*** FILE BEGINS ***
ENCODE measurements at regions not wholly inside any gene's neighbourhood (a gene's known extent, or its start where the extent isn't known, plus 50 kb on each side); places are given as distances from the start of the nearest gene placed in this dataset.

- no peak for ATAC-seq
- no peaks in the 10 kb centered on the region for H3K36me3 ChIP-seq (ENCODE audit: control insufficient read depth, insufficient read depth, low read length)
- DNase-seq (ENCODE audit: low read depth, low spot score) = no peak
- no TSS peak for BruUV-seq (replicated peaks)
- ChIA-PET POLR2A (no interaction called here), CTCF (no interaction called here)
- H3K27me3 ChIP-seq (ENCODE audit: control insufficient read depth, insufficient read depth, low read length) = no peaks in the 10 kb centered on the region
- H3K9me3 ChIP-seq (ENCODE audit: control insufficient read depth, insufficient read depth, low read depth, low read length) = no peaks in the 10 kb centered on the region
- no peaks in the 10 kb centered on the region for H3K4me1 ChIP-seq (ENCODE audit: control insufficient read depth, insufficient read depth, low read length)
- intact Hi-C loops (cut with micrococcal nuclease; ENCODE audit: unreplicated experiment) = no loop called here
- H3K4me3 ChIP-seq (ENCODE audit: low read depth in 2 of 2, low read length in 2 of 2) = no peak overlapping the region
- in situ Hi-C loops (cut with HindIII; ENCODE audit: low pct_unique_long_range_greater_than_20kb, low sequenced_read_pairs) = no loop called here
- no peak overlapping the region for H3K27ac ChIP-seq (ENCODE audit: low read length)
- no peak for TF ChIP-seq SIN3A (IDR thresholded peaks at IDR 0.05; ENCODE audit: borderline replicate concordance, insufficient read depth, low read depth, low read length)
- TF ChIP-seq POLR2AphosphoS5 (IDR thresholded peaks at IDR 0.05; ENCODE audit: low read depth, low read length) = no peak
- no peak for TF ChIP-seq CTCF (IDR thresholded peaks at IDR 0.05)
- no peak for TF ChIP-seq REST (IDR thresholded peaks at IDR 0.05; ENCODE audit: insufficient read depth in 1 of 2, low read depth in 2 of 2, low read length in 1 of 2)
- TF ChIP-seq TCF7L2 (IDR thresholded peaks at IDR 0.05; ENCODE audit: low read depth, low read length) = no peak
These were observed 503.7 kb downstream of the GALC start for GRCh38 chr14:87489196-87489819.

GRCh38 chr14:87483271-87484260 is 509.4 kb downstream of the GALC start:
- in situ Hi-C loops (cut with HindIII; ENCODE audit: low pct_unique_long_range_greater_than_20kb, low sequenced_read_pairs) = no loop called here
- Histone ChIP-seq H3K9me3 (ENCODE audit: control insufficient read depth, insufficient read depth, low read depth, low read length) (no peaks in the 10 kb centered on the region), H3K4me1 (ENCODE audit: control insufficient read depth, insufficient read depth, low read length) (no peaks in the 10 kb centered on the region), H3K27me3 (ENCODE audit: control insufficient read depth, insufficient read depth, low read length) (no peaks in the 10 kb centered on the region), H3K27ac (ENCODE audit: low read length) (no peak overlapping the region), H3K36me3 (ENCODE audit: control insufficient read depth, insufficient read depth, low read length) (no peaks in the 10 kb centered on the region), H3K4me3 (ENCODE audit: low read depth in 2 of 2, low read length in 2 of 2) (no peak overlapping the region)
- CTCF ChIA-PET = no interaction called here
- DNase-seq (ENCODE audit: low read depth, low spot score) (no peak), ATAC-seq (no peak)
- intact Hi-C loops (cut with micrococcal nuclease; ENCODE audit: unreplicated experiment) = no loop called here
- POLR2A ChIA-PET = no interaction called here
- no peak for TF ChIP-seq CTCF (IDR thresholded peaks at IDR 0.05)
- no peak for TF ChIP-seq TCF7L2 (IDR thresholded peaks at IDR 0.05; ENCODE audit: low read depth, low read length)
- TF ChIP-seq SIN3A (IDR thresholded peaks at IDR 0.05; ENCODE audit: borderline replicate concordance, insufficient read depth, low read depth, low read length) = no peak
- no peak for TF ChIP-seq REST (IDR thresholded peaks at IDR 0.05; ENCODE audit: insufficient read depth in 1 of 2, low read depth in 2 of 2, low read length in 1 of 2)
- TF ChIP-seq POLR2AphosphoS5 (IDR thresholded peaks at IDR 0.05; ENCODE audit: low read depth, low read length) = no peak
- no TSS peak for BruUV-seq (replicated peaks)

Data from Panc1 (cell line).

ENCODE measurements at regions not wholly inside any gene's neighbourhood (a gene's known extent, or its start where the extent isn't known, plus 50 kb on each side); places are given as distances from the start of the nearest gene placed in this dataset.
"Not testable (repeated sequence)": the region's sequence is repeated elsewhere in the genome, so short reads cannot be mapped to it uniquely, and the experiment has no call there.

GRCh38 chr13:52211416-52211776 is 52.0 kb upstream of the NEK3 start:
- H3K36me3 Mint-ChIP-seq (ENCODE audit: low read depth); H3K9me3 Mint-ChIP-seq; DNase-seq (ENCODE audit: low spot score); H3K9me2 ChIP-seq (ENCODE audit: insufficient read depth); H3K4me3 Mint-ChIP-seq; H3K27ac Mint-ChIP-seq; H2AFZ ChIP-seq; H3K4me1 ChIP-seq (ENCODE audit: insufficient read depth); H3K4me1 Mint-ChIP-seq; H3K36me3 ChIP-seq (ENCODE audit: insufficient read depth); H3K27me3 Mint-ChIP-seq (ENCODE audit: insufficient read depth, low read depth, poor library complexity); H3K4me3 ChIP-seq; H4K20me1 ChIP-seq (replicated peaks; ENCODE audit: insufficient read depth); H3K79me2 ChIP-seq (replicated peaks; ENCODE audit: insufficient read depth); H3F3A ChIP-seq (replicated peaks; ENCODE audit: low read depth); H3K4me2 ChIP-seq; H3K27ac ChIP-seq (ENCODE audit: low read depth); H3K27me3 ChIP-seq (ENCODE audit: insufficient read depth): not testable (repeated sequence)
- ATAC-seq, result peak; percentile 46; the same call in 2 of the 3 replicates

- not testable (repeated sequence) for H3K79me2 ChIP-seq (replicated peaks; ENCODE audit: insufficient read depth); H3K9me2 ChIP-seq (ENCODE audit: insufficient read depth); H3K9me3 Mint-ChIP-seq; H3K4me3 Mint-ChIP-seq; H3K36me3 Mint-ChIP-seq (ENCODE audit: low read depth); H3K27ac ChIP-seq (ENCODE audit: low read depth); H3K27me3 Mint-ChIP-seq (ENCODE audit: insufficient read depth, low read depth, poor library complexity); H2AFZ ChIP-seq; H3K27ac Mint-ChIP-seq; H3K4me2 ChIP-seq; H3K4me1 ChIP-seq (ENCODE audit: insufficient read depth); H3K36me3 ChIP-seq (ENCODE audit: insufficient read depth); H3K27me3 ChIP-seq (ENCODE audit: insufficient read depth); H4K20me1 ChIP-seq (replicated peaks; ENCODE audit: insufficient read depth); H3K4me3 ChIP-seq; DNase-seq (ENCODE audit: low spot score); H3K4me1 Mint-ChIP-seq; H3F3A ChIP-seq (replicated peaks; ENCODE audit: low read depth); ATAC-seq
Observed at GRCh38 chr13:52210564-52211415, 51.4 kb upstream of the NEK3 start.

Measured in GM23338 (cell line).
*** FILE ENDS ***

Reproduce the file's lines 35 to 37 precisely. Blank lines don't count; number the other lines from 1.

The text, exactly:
"Not testable (repeated sequence)": the region's sequence is repeated elsewhere in the genome, so short reads cannot be mapped to it uniquely, and the experiment has no call there.

GRCh38 chr13:52211416-52211776 is 52.0 kb upstream of the NEK3 start:
- H3K36me3 Mint-ChIP-seq (ENCODE audit: low read depth); H3K9me3 Mint-ChIP-seq; DNase-seq (ENCODE audit: low spot score); H3K9me2 ChIP-seq (ENCODE audit: insufficient read depth); H3K4me3 Mint-ChIP-seq; H3K27ac Mint-ChIP-seq; H2AFZ ChIP-seq; H3K4me1 ChIP-seq (ENCODE audit: insufficient read depth); H3K4me1 Mint-ChIP-seq; H3K36me3 ChIP-seq (ENCODE audit: insufficient read depth); H3K27me3 Mint-ChIP-seq (ENCODE audit: insufficient read depth, low read depth, poor library complexity); H3K4me3 ChIP-seq; H4K20me1 ChIP-seq (replicated peaks; ENCODE audit: insufficient read depth); H3K79me2 ChIP-seq (replicated peaks; ENCODE audit: insufficient read depth); H3F3A ChIP-seq (replicated peaks; ENCODE audit: low read depth); H3K4me2 ChIP-seq; H3K27ac ChIP-seq (ENCODE audit: low read depth); H3K27me3 ChIP-seq (ENCODE audit: insufficient read depth): not testable (repeated sequence)